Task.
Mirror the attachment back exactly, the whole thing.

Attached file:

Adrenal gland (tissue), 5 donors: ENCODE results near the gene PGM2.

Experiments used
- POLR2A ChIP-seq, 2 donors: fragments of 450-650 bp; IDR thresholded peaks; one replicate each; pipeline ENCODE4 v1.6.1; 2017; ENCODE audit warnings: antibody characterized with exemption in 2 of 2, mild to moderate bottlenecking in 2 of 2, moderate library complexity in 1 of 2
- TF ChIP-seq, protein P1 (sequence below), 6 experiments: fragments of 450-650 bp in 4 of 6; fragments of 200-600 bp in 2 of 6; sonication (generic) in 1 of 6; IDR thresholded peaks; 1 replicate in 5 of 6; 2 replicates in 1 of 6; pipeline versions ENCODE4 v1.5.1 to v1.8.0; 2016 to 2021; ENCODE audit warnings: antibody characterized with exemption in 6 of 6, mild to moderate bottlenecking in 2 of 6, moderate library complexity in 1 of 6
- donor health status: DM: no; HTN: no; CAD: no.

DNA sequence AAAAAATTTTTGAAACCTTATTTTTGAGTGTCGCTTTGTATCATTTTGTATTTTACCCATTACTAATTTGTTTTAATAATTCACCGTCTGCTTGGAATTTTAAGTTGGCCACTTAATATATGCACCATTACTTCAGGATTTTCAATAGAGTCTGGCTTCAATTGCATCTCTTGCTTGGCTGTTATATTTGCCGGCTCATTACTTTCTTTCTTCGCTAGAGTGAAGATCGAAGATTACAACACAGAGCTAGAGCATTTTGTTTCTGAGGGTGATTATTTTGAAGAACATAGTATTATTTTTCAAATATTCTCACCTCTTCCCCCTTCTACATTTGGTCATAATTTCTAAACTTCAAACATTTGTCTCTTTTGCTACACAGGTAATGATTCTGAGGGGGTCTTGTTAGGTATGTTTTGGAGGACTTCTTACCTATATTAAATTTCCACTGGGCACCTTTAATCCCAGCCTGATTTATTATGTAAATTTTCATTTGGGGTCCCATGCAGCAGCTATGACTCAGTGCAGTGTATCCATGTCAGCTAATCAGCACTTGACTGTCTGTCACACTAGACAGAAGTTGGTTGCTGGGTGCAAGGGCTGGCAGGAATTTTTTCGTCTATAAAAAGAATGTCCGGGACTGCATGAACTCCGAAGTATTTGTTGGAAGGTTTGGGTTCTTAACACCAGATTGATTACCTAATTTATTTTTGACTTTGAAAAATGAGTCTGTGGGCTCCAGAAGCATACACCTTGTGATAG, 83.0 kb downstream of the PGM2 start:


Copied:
Adrenal gland (tissue), 5 donors: ENCODE results near the gene PGM2.

Experiments used
- POLR2A ChIP-seq, 2 donors: fragments of 450-650 bp; IDR thresholded peaks; one replicate each; pipeline ENCODE4 v1.6.1; 2017; ENCODE audit warnings: antibody characterized with exemption in 2 of 2, mild to moderate bottlenecking in 2 of 2, moderate library complexity in 1 of 2
- TF ChIP-seq, protein P1 (sequence below), 6 experiments: fragments of 450-650 bp in 4 of 6; fragments of 200-600 bp in 2 of 6; sonication (generic) in 1 of 6; IDR thresholded peaks; 1 replicate in 5 of 6; 2 replicates in 1 of 6; pipeline versions ENCODE4 v1.5.1 to v1.8.0; 2016 to 2021; ENCODE audit warnings: antibody characterized with exemption in 6 of 6, mild to moderate bottlenecking in 2 of 6, moderate library complexity in 1 of 6
- donor health status: DM: no; HTN: no; CAD: no.

DNA sequence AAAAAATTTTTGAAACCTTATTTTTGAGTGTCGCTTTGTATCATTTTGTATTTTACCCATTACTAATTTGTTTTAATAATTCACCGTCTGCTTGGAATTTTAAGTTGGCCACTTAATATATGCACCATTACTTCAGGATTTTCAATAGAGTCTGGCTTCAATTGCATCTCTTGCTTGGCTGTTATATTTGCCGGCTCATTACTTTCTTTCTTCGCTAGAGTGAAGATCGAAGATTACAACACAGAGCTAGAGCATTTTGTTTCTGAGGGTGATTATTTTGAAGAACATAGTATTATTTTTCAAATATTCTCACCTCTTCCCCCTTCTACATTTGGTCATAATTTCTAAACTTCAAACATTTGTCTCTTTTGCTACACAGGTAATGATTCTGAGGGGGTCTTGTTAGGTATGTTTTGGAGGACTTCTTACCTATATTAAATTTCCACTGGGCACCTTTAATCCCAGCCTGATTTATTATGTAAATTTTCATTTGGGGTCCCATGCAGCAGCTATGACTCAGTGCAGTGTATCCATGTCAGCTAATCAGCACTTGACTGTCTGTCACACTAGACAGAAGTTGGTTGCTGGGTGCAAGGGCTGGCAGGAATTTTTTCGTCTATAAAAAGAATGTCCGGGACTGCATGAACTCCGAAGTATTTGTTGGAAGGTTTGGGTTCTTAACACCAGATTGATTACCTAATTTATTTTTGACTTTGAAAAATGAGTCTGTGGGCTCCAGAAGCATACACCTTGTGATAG, 83.0 kb downstream of the PGM2 start: